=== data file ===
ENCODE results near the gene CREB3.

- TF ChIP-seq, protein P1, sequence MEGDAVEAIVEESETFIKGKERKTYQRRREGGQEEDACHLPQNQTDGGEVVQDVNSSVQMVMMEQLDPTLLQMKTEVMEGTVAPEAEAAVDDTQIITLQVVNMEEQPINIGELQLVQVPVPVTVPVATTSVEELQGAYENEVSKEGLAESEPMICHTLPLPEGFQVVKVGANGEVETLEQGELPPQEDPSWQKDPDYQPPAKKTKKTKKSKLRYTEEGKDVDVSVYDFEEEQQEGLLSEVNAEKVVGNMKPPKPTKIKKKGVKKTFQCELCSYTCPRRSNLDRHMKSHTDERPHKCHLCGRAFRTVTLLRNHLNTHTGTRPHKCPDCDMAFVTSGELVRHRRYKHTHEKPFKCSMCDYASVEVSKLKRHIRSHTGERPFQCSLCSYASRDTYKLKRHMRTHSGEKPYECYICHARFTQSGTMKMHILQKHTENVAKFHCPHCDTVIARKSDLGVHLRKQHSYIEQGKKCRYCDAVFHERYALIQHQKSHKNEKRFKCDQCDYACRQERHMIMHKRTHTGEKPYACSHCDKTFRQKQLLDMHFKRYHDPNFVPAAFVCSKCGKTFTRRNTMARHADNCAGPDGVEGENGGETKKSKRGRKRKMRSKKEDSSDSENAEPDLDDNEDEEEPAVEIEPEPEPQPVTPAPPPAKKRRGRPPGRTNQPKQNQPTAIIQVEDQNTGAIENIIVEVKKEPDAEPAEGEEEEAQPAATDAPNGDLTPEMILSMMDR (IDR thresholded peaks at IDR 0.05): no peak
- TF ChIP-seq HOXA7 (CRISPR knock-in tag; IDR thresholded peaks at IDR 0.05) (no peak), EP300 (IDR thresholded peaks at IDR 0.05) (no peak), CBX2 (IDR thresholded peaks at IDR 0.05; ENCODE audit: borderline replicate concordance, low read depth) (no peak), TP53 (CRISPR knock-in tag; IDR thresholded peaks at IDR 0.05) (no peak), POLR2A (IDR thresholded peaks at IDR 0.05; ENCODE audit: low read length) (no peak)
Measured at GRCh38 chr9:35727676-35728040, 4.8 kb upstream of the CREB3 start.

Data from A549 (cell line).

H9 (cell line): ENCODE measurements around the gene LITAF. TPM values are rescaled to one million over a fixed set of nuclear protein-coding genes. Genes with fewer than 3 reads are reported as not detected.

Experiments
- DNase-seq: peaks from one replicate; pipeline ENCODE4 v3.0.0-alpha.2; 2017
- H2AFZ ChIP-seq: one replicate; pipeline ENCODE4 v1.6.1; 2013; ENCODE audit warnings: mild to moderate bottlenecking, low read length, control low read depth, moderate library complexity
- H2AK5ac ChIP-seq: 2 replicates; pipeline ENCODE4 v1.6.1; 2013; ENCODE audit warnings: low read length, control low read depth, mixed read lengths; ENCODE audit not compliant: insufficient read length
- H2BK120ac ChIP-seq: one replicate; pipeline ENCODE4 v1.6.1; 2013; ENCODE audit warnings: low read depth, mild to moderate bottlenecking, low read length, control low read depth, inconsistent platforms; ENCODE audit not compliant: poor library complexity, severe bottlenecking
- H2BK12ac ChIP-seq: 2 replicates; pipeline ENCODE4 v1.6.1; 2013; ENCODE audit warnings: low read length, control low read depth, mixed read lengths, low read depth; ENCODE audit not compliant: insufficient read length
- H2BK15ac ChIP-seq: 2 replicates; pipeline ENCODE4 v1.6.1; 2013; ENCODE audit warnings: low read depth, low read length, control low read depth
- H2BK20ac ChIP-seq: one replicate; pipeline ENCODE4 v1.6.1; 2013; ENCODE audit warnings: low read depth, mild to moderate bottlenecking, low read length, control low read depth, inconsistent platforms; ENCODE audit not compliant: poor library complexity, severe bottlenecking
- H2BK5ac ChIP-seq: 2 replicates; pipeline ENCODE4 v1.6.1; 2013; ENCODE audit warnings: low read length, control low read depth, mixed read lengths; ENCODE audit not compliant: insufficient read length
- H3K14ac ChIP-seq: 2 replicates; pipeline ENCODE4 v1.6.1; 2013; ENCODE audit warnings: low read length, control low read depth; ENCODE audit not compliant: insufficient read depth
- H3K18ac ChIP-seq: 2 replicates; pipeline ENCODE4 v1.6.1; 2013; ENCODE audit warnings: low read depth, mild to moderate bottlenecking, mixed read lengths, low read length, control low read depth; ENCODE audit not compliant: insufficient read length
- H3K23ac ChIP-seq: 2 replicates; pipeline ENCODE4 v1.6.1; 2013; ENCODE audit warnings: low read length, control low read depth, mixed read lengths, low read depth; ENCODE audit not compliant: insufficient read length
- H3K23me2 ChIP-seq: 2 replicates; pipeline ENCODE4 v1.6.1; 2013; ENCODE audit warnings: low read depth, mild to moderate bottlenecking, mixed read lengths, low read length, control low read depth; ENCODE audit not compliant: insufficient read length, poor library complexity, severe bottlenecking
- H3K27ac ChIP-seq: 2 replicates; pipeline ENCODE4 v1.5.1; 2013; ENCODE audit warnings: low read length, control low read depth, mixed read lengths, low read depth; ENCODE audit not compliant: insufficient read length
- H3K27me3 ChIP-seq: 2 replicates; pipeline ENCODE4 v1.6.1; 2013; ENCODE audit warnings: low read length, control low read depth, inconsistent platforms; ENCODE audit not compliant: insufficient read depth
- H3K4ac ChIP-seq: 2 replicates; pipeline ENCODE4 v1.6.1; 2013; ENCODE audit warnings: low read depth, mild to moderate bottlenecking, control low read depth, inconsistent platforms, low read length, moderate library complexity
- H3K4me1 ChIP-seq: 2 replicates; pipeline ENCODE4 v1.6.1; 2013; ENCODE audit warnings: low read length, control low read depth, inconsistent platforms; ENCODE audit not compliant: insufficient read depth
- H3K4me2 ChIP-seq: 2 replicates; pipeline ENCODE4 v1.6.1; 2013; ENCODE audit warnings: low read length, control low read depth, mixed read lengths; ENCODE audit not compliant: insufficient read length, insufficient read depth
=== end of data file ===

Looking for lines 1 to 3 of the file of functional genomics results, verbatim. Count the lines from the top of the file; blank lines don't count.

ENCODE results near the gene CREB3.

- TF ChIP-seq, protein P1, sequence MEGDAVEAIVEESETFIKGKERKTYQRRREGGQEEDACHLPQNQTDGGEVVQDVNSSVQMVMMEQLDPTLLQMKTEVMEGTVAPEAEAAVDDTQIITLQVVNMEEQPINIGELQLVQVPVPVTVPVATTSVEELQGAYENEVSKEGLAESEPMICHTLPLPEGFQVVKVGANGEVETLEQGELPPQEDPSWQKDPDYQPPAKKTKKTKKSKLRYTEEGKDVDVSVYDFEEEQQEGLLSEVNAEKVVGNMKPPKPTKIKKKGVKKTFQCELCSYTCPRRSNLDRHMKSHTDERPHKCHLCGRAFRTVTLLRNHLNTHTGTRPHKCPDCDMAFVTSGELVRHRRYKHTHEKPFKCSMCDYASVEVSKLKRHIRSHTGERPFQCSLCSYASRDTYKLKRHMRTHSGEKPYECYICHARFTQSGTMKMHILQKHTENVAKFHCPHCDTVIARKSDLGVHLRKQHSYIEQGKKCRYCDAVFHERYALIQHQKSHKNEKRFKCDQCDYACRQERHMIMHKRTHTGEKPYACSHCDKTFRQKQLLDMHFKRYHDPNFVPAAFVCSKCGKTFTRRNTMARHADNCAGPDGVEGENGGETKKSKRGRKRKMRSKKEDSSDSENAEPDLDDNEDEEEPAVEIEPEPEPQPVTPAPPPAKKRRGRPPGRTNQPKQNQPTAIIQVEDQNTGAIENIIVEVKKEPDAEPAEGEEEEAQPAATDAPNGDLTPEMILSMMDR (IDR thresholded peaks at IDR 0.05): no peak
- TF ChIP-seq HOXA7 (CRISPR knock-in tag; IDR thresholded peaks at IDR 0.05) (no peak), EP300 (IDR thresholded peaks at IDR 0.05) (no peak), CBX2 (IDR thresholded peaks at IDR 0.05; ENCODE audit: borderline replicate concordance, low read depth) (no peak), TP53 (CRISPR knock-in tag; IDR thresholded peaks at IDR 0.05) (no peak), POLR2A (IDR thresholded peaks at IDR 0.05; ENCODE audit: low read length) (no peak)